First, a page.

Seventh Circuit Affirms Dismissal of Lawsuit Where Plaintiff Tried to Defraud the Court


The Seventh Circuit affirmed a decision of a district judge to dismiss a case where the plaintiff submitted a doctored employment agreement in response to a motion to dismiss. The employment agreement was altered by inserting pages from another agreement between the first and last pages. The phony pages would have given the plaintiff a right to arbitration.

The plaintiff sued his former employer and some of its employees alleging violations of Title VII. This passage sets out the facts:

After Secrease filed suit in June 2014, Western & Southern moved to dismiss the suit as untimely. It argued that Secrease had tried to make his Title VII claims look timely by attaching to his complaint a charge of discrimination, filed with the EEOC in April 2013, but mismatched to a right-to-sue letter dated March 2014 that addressed a different EEOC charge.

Secrease had filed three charges of discrimination with the EEOC. He filed his first charge in March 2013 alleging age and sex discrimination. He repeated those allegations in a second charge, the one from April 2013 that he attached to his complaint. The EEOC assigned the same charge number to both the March and April 2013 charges and issued Secrease a right-to-sue letter, which Secreaseomitted from his complaint, for both charges on June 25, 2013. Secrease filed a third charge in November 2013 that again repeated the sex and age allegations and added that the company had fired him in retaliation for the earlier charges. In March 2014, the EEOC issued Secrease a second right-to-sue letter, for the November 2013 charge, which he attached to his complaint.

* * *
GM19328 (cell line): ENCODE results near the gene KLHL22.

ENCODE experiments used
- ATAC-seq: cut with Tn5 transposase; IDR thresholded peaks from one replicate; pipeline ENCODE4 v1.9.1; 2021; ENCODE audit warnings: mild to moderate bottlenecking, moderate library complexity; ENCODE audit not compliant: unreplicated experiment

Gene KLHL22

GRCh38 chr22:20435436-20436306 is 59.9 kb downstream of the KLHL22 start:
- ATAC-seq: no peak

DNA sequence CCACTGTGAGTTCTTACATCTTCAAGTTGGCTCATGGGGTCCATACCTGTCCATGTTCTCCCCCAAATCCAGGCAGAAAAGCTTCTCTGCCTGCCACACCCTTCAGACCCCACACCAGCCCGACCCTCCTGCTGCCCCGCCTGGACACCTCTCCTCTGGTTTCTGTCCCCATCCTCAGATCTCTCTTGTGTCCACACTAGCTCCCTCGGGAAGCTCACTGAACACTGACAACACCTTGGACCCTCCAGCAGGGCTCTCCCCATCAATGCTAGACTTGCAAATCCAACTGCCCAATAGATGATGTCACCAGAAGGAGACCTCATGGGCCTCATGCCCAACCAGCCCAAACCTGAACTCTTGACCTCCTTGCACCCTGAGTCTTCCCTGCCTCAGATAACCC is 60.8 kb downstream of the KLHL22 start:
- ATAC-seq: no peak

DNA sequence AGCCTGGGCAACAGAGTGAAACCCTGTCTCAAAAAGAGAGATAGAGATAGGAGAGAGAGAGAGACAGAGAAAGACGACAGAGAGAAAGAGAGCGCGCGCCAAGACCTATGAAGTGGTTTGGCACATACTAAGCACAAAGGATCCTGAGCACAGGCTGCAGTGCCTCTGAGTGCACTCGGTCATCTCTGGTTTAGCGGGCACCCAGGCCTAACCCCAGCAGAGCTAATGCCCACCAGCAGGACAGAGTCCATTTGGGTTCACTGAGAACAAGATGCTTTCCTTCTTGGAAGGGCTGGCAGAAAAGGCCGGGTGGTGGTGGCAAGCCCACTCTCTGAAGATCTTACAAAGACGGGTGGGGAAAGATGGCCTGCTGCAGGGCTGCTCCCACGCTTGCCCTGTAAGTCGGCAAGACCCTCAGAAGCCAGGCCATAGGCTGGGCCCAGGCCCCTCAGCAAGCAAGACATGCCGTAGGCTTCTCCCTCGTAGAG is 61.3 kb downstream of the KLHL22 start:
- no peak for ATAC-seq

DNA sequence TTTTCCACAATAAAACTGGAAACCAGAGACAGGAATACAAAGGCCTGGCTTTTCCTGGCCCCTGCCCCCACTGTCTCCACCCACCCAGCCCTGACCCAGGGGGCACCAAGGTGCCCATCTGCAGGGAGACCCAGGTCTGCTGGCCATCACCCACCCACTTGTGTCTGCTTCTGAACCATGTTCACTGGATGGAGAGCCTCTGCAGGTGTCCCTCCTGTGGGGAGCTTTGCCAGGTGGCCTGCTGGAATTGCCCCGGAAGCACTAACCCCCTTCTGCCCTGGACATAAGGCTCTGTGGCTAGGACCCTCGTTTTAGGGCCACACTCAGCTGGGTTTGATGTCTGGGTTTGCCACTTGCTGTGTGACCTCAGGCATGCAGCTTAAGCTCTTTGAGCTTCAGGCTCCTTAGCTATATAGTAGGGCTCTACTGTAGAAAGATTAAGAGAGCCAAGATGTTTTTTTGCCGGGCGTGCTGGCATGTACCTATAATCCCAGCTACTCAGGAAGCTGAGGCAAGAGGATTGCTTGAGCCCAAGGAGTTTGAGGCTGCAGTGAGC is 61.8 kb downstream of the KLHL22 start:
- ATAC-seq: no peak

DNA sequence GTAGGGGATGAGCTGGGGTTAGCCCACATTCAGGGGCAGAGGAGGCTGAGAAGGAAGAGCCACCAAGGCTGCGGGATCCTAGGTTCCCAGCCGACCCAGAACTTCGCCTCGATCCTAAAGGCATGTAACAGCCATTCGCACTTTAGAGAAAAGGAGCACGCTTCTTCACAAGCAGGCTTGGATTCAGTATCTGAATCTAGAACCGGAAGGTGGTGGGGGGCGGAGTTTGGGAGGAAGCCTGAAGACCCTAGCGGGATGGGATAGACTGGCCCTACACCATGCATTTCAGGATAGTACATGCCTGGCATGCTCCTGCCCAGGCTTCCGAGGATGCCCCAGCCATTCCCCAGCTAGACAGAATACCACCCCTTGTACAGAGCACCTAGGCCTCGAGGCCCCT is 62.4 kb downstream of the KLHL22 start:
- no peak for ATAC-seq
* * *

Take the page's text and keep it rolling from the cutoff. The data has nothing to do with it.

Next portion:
The company argued that because Secrease had alleged similar claims in each of his three charges, his time to sue started after he received his first right-to-sue letter in June 2013 and lapsed about nine months before he filed suit. Finally, as to the state-law claims, the company argued that Secrease failed to state a claim.

Secrease asked the court to deny the motion to dismiss. Instead of answeringWestern & Southern’s arguments or seeking to dismiss his suit voluntarily (if he had no response), he asked the court for different relief: an order to resolve the dispute in arbitration. He submitted a document, signed by him, that he said was his employment contract. It contained a mandatory arbitration clause.

Western & Southern replied that Secrease was trying to defraud the court because his actual employment contract did not contain an arbitration clause. According to Western & Southern, Secrease furnished the first and last pages of his own employment contract, both of which he signed in October 2006. But the remaining, interior pages of Secrease’s submission containing an arbitration clause were from an employment contract that the company did not use until 2008, two years after Secrease had signed his employment contract. Although that later contract form did include mandatory arbitration, Secrease and the company never entered into such an agreement. The document identification numbers confirmed the company’s explanation. The signed pages produced by Secrease were labeled 2-0603 (06 representing the year 2006 and 03 representing March) and the remaining pages of the document bore the label 2-0901 (09 for 2009 and 01 for January). Having already experienced Secrease’s effort to mismatch his EEOC charges and right-to-sue letters, Western & Southern asked the district judge to dismiss Secrease’s claims with prejudice as a sanction for his fraud on the court.

The District Court dismissed the case for the fraudulent conduct by the plaintiff. On appeal, the Seventh Circuit was unimpressed by the arguments of Secrease:

We find no error in the district court’s factual finding of attempted fraud. The district judge reasonably concluded that Secrease intended to mislead the court into granting his request to compel arbitration. His actual 2006 contract did not contain the arbitration clause, and Secrease admitted that the inside pages of the contract that he submitted were from a different employee’s contract. He could not substantiate his assertions that he combined the documents only accidentally, that he tried to call the court to correct his mistake, and that he had signed another contract containing an arbitration clause. The district court’s findings that Secreasehad falsified evidence in bad faith and lied about it were amply supported by the evidence and certainly were not clearly erroneous.

Edward X. Clinton, Jr.

Source: SECREASE v. WESTERN & SOUTHERN LIFE INSURANCE COMPANY, Court of Appeals, 7th Circuit 2015 – Google Scholar

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